Not as much as you'd think. Using native people's as an example, there is seldom a meaningful surplus in food accumulated. The camp chores continue day in and day out. Wood must be gathered and cut, etc. Life for hunter-gatherers, which the life we're describing here, never gets appreciably easier and any gain is short lived.
If one reads the "early" accounts from the north (I strongly reccomend Helge Ingstad) you often see the notion that "they silly Indians never save for later". This makes more sense for the situation you describe, even if there was a large ammount of preserving taking place (e.g. smoking/drying salmon during the run, putting a moose or two into a cache, etc).

So while the peaks and valleys of the experience flatten out a little, you're never really on easy street. Plus you're one illness or one bad storm away from crisis or game moves on season, etc. In other words, you don't build up as much capital as you hope. But with a tribe, you can still make it.
While I think your caliorie numbers (btw, are you talking kcal rather than calories?) are a bit high your premise is sound. IIRC 10000 kcal is arctic expedition levels, in comprison Swedish Army rangers get on the order of 6-7000 kcal/day in winter, for lugging 40 kg packs. More realistically I would expect 4-6000 kcal, but that is not supported by any calculations or tests. There has been some studies done for survival conditions, but I have no time to look them up now (need to go out and hunt moose...), but will do so later.

Reading on salmon run, bear size, etc:

Chris T. Darimont and Paul C. Paquet and Thomas E. Reimchen
Spawning salmon disrupt trophic coupling between wolves and ungulate prey in coastal British Columbia
BMC Ecology 8(1):14 (eprint), 2008

Gary P. Burness and Jared Diamond and Timothy Flannery
Dinosaurs, dragons, and dwarfs: The evolution of maximal body size
PNAS 98(25):14518-14523, 2001

Chris Carbone and Amber Teacher and J. Marcus Rowcliffe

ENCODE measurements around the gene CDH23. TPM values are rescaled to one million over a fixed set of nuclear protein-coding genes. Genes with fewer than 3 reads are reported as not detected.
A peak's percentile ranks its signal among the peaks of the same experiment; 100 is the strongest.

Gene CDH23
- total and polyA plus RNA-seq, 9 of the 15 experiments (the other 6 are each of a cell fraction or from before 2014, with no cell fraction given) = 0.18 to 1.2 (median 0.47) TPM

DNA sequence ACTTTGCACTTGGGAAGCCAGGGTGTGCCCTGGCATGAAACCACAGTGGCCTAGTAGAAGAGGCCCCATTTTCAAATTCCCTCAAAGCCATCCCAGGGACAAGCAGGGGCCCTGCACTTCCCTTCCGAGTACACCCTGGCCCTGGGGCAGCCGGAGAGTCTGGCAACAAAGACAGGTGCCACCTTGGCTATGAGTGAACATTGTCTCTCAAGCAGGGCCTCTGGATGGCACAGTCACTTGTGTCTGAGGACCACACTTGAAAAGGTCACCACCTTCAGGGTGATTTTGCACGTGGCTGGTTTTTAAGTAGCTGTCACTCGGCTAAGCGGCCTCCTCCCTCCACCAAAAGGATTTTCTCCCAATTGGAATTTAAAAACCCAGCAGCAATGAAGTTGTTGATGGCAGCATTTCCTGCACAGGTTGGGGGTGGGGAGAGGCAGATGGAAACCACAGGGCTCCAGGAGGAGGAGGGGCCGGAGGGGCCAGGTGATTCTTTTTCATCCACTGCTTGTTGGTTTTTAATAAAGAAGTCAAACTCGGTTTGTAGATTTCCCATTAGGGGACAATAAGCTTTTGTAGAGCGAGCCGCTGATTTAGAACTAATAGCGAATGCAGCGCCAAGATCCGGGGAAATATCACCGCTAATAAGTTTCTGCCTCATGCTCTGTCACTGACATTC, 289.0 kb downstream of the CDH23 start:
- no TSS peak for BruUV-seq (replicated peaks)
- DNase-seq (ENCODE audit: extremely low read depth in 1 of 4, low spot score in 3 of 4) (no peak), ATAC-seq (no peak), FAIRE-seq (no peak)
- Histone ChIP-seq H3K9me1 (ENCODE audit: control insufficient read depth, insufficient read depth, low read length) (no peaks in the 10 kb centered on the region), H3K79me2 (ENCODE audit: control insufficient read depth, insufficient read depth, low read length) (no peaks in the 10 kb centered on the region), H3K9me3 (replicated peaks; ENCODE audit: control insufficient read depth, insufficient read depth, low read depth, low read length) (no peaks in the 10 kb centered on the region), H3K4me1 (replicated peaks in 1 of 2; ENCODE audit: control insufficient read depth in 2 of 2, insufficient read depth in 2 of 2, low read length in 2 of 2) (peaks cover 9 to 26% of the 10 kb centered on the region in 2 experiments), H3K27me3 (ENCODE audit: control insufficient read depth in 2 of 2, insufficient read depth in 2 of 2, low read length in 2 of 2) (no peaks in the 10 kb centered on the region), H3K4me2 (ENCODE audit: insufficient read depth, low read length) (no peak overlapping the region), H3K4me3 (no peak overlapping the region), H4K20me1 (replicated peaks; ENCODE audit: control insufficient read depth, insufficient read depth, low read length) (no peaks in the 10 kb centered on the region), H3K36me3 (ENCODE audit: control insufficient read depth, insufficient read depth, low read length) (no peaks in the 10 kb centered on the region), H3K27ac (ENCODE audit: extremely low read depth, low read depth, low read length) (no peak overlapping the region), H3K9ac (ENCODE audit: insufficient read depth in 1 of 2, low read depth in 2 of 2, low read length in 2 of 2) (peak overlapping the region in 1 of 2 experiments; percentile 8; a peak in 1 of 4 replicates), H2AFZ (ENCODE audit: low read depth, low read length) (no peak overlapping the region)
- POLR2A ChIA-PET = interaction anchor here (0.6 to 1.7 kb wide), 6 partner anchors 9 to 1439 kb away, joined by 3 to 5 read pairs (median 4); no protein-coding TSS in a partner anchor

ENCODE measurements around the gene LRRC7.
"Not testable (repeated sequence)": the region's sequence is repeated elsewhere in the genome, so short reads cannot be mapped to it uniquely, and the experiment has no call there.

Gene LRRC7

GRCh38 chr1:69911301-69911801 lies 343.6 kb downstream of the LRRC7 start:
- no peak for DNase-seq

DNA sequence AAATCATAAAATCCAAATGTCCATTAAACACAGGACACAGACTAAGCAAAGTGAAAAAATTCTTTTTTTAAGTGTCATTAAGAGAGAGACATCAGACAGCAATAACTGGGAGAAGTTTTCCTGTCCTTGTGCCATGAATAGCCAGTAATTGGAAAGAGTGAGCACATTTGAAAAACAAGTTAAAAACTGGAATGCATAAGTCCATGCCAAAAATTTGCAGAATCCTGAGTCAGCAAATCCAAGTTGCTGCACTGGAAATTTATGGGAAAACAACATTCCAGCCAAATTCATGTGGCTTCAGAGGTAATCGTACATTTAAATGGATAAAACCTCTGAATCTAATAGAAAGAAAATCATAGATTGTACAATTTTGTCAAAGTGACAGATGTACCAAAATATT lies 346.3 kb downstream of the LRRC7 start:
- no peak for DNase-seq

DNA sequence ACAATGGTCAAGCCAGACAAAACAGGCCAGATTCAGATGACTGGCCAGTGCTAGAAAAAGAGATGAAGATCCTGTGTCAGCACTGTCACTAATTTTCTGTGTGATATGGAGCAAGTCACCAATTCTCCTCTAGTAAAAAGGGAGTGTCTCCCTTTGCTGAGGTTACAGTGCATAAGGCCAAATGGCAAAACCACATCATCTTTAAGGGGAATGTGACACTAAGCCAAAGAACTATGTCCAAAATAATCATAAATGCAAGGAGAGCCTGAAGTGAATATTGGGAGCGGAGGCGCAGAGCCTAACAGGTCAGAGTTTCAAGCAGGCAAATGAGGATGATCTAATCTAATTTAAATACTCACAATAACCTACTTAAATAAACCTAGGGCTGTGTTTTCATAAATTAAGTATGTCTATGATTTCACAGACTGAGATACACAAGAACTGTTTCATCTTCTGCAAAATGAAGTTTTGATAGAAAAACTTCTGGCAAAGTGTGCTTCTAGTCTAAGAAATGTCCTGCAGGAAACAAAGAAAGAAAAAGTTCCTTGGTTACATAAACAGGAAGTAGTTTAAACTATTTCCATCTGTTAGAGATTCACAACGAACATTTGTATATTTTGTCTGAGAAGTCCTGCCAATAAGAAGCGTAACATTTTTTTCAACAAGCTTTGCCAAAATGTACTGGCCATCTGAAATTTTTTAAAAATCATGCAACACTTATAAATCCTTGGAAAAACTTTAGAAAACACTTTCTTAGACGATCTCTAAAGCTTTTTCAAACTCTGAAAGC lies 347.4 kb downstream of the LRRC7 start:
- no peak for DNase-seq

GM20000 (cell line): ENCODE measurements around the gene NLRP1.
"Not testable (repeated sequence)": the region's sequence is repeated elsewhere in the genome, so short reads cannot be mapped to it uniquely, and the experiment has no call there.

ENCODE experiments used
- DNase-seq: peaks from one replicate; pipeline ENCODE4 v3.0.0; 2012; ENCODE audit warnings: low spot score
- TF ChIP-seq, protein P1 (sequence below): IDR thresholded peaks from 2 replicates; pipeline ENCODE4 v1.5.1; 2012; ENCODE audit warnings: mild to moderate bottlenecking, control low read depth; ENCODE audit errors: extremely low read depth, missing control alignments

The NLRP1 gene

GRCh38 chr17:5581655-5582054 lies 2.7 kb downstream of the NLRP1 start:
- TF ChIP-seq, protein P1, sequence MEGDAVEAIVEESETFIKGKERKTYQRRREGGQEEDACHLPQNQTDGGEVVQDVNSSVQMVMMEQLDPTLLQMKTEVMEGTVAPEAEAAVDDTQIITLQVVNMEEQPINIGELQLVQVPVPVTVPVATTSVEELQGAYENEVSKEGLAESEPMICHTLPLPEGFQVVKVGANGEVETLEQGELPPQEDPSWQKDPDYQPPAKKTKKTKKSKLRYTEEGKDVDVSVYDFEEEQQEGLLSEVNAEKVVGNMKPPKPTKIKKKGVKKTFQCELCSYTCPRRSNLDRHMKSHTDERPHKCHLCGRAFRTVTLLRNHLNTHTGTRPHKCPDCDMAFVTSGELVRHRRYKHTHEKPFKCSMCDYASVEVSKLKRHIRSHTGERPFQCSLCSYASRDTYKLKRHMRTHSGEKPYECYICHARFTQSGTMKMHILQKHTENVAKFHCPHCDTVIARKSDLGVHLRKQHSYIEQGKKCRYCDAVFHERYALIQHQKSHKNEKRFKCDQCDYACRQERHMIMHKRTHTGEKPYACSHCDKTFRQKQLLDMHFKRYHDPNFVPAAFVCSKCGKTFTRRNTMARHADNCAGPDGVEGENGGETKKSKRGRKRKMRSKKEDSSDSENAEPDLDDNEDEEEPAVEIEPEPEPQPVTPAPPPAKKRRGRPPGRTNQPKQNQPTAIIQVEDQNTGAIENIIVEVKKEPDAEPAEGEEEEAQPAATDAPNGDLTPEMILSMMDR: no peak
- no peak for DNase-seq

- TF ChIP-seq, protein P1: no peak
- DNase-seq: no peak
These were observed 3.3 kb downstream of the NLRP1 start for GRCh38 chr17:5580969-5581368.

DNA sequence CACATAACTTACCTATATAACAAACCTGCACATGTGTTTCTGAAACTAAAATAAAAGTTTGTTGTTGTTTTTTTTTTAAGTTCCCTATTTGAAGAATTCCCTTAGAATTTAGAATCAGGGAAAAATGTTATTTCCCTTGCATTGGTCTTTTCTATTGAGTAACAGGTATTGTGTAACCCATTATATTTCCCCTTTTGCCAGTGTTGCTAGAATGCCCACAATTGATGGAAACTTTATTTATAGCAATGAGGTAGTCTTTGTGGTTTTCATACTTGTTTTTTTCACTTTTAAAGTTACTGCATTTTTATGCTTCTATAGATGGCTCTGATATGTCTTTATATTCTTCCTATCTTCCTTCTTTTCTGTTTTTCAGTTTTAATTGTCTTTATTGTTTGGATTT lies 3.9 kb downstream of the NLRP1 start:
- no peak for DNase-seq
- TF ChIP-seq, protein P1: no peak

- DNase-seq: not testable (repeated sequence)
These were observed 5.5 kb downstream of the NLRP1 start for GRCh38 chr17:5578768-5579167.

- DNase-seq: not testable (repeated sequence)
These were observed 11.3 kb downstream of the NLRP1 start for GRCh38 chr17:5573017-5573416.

The Costs of Carnivory
PLoS Biology 5(2):e22, 2007

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Originally Posted by forestwalker
While I think your caliorie numbers (btw, are you talking kcal rather than calories?)
My apologies, I should have made that clear.

I'm talking kilocalories in all cases (that's what we mean in common parlance here in the US.)

As to whether the numbers are high, bear in mind that the 10,000 figure I use on the high end is the maximum for heavily loaded backpackers covering lots of miles -- I offered it primarily as the maximum one might see.

The reason I used the 6,070 figure for the bulk of the calculations is that looks like a reasonable mid-range figure.

Incidentally, even in temperate climes, the work done can really affect consumption: on the Lewis and Clark expedition, when game was plentiful the men ate 14 pounds of meat a day each and STILL lost tons of weight!

13. i have a question, would overall fitness matter in these calorie calculations?
its widely seen in hunter/gatherer communities that the members of the community are fit for the role that they play in their group.
the hunters general aerobic fitness is high along with their stamina levels, and the gatherers upper body strength is conditioned to all the chores they do throughout the day.
there has been in recent times a setback to the overall health of the group with the advent of western civilisation creeping in and the people indulging in the odd mars bar now and again!
this has led to more people in those areas being diagnosed with diabetes etc.

anyway i digress, my question is do people who are fit and conditioned to working in an arctic environment use up more calories than the average numpty who goes out in the wildnerness and tries to survive on his own?

14. Many thanks to Dogwood for his well-considered and interesting post

15. Get in touch with Channel 5 in the UK about testing your hypothesis. They'll have a bunch of whineing, snivelling crybaby morbidly obese people out there faster than you can say "do you want fries with that?"